To see a world in a grain of sand
And a heaven in a wild flower,
Hold infinity in the palm of your hand
And eternity in an hour.
~ William Blake, Auguries of Innocence
When I was young, my mother was not a tidy person. She claimed to have started smoking when she was twelve, and chain-smoked for the rest of her life. She tossed used cigarettes on the ground, a not-unusual practice at the time. In fact, cigarette butts on the ground was a very common sight as I grew up. People everywhere would finish their cigarette, drop it on the ground and grind it with their shoe to put it out. (My brother, of course, had to show off by stomping a lit cigarette with his bare foot!)
I once had a friend who smoked unfiltered cigarettes and always shredded his ‘smokes’ when he was done — a common practice, apparently, for those in the military. But the development of filtered cigarettes in the 1950’s put an end to shredding, as a butt containing a filter was nearly indestructible — so some people collected and saved the butts for disposal later. However, most people just kept tossing them away. It was ironic that the filters were cheaper than tobacco to fill up a cigarette, but they provided almost no protection to human lungs.
By the 1960’s, more attention was given to littering, and society’s consciousness was raised about simply throwing stuff away. My observation was that the increased awareness helped and there actually were fewer candy and fast food wrappers littering places back then — but there were almost always cigarette butts in view on the ground. (Roadside littering of beer cans reportedly became an issue when Joe Coors got angry with seeing his name among the roadside trash, and started a can recycling movement.)
Then the truth about the real health impacts of smoking began to come out. The hazards of smoking, and the resultant social resistance to smoking, made smokers more conscious of where and when they smoked. Bars and restaurants ultimately banned it, as did most offices and commercial establishments. Designated smoking areas were sometimes established to stop the crowd of smokers from hanging just outside the front doors. Not only was smoking socially unacceptable, but littering cigarette butts compounded the negative perception. So, ultimately, smoking became less common, and, at least in public, the prevalence of littering cigarette butts declined, as well.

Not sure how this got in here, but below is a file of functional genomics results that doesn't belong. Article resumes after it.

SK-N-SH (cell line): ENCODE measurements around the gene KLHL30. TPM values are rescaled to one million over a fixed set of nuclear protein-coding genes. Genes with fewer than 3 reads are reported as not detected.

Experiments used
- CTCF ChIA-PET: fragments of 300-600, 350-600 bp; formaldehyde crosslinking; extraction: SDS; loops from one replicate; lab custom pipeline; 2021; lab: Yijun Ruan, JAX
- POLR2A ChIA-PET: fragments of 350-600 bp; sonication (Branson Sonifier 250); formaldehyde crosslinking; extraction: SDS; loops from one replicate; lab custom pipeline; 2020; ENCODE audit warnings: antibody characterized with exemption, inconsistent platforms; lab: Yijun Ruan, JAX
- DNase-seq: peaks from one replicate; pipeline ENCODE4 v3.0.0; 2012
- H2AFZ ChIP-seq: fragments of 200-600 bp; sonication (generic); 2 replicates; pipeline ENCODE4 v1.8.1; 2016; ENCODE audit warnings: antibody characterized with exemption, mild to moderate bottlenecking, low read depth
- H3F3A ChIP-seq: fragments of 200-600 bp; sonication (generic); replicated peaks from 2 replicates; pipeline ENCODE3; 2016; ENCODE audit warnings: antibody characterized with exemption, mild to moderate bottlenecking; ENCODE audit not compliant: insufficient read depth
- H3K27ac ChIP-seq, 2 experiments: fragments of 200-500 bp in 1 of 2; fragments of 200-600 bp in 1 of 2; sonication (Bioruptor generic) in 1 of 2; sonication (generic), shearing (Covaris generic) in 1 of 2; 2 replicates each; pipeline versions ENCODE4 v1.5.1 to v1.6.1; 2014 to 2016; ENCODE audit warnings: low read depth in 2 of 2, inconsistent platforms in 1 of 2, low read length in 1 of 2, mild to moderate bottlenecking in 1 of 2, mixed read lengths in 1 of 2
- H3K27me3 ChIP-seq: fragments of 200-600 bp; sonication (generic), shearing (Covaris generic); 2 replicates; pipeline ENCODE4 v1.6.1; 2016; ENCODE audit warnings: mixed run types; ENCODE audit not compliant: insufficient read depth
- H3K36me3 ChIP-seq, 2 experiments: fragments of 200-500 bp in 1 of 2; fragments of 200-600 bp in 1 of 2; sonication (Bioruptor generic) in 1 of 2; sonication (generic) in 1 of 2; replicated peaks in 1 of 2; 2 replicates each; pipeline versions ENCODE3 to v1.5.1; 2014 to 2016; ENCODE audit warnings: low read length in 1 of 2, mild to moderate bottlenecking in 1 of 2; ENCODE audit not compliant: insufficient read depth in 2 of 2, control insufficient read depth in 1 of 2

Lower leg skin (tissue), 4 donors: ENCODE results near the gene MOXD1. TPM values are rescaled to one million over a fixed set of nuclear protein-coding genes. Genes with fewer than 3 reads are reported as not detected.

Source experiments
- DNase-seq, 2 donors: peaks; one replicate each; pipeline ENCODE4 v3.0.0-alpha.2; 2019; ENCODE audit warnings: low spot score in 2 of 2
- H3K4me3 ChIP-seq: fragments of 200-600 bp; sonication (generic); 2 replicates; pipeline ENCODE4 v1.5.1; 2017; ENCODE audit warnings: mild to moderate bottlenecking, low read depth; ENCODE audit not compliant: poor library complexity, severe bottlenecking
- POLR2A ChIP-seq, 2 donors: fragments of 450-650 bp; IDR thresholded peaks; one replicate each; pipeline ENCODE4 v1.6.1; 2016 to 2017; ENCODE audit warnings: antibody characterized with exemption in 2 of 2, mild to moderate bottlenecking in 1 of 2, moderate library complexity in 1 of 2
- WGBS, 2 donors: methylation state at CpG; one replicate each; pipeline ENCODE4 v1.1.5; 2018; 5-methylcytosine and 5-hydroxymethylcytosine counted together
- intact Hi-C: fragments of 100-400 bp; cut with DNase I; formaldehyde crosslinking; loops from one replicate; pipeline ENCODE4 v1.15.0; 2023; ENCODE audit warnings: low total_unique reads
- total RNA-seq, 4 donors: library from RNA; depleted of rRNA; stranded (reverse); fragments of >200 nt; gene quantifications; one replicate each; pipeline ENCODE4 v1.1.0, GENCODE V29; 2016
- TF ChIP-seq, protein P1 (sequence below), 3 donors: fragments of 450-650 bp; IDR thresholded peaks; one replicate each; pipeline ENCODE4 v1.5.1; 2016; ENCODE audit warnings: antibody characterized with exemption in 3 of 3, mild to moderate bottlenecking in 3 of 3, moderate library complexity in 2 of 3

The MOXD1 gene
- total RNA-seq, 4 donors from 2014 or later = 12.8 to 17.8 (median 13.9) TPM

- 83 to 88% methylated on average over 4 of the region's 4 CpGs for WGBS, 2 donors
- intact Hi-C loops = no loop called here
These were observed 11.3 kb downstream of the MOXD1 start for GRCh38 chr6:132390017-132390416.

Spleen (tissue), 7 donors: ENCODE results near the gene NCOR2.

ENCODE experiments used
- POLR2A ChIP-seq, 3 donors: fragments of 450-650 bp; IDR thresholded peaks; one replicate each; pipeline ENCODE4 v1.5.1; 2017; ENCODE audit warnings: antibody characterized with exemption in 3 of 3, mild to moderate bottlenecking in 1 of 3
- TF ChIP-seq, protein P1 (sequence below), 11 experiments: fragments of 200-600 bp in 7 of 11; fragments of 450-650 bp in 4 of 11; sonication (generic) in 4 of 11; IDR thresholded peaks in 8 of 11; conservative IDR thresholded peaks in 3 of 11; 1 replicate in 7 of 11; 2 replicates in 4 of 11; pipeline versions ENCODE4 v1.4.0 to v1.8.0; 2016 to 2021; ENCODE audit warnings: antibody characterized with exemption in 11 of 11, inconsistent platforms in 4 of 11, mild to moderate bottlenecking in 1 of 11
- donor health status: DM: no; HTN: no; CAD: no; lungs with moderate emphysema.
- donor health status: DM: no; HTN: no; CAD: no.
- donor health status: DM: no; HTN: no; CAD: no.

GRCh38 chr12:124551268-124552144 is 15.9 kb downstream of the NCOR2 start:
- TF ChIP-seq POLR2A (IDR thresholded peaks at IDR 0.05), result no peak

My observation is echoed by reporting from Laura Parker, who notes, “Candy wrappers and chip bags have become the most commonly found beach trash, surpassing cigarette butts as the top item for the first time … Even as plastic packaging … became the dominant plastic in the global waste stream, the lowly cigarette filter clung to first place for the 34-year history of the Ocean Conservancy’s beach cleanups. Now it ranks number two, with 4.2 million butts recovered. Food wrappers top the list, with more than 4.7 million individual wrappers gathered.”
I suppose it’s sorta good news that fewer cigarette butts are ending up on our beaches, but it’s certainly disheartening that ‘candy wrappers and chip bags’ are more prevalent. “The other items in the top ten relate to food and drink, and most of those are not recyclable. The list includes bottles and caps, straws and stirrers, cups, lids, take-away containers, and plastic bags.”
Of course, plastics and trash in the oceans don’t just come from the U.S. — many countries discard their trash in the oceans, directly or indirectly. Street litter ends up in gutters, then streams, rivers and ultimately, the ocean. The waste material interferes directly with ocean life and can break down into smaller, indigestible sizes that pass through the food chain. Since most plastics are essentially indestructible in nature, they will be present essentially forever.
The best approach is to stop it at the source. Let’s not just clean our beaches or rescue ocean creatures from the plastic, but actually prevent the trash from getting into the environment in the first place.
Instead of in the sandy grains
A world in a cigarette brand,
And through Eternity it remains
Infinitely among the sand.
(apologies to William Blake)
Laura Parker, Plastic Food Packaging Now Outpaces Cigarette Butts as Most Abundant Beach Trash, September 8, 2020, National Geographic